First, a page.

NoC Technology: Saving the Planet, One Chip at a Time

Reducing active power consumption by 0.7 milliwatts can mean a lot if it affects 1 billion phones.

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In Silicon Valley, the cliché is that we are using technology to change the world in some meaningful way. However, I made some calculations recently and I found network-on-chip technology is actually contributing to efforts to reduce carbon emissions.

SoC designers have become the ultimate energy misers as they strive to make tradeoffs between extending battery life and providing game-changing performance for systems. Nowhere are these efforts more prominent than in mobile application processors where a mere milliwatt of power consumption can mean the difference between a design win in market-leading consumer device or the loss of an opportunity to participate in a high-volume, rapid growth market.

Designers have reduced SoC power consumption by switching from a hybrid-bus interconnect architecture to an advanced network-on-chip interconnect fabric. One project team told me that implementing NoC in a mobile applications processor had reduced active power consumption by 0.7 milliwatts over a 1-million gate block.

According to the U.S. Environmental Protection Agency, saving even 0.7 milliwatts of power consumption can eliminate 4.2 kilotons of CO2 emissions per year when it is spread over 1 billion mobile phones. As you can see, the global switchover to advanced NoC technology is helping to save the planet, one chip at a time.

Above left, a chip with a traditional hybrid bus architecture is shown and on the right, an SoC interconnect using NoC technology, reduces wire congestion and saves power consumption.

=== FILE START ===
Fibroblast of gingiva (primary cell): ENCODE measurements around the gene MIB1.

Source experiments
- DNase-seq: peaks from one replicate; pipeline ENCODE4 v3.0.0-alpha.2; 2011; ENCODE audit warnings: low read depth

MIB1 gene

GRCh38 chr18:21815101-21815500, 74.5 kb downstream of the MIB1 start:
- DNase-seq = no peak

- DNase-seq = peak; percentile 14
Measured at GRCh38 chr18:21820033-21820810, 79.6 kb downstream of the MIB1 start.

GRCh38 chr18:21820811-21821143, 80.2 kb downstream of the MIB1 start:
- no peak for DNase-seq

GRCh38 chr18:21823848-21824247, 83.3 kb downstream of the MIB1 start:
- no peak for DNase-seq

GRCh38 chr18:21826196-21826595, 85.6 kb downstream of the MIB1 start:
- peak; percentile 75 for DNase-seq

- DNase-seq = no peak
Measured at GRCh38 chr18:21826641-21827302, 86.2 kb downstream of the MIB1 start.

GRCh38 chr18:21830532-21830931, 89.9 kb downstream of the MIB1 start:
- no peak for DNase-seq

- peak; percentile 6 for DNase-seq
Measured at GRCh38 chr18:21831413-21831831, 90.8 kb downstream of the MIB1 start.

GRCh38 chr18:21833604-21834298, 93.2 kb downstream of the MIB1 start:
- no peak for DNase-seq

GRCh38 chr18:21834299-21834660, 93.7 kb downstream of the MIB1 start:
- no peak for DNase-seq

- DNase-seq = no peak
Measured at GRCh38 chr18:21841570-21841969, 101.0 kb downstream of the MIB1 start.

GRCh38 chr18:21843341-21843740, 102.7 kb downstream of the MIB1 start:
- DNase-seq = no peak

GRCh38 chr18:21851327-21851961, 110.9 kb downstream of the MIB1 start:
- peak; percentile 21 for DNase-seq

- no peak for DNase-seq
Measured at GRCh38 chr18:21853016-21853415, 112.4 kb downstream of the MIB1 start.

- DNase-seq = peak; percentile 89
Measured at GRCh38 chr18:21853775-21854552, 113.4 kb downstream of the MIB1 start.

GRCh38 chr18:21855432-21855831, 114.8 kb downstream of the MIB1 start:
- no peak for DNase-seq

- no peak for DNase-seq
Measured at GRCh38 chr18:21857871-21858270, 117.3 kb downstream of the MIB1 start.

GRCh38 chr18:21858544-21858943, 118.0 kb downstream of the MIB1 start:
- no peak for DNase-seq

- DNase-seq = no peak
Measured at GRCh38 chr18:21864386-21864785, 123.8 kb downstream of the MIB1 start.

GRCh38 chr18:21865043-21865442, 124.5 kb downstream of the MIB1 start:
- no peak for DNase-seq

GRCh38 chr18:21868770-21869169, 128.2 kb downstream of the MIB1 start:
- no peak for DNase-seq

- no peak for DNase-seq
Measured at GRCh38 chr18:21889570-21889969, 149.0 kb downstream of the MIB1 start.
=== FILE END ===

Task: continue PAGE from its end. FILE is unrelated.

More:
Above left, a chip with a traditional hybrid bus architecture is shown and on the right, an SoC interconnect using NoC technology, reduces wire congestion and saves power consumption.

However, SoC power management is also gaining prominence in a number of new and traditional markets ranging from data center CPUs, and automotive infotainment to IoT devices and wearable systems. Therefore, any measure that can make a substantial difference in decreasing power consumption is a make-or-break capability.

While CPUs and GPUs dominate the power management attention of most SoC projects, other functional blocks are gaining in awareness for the power-conscious.

What if your design team was presented with following opportunities:

  • Decrease active power consumption 0.7 milliwatts over a 1-million gate block;
  • Reduce die size by 3-square millimeters;
  • Drop idle leakage power by 7x;
  • Cut the number of wires by 50%;
  • Shrink gate count by 30% to 50%;
  • Eliminate routing congestion.

Today, interconnect technology remains an afterthought in many fabless SoC design teams. But the results provided above are commonplace for those that have switched to advanced NoC interconnect fabrics. And many of those teams have achieved volume leadership in key mobility segments.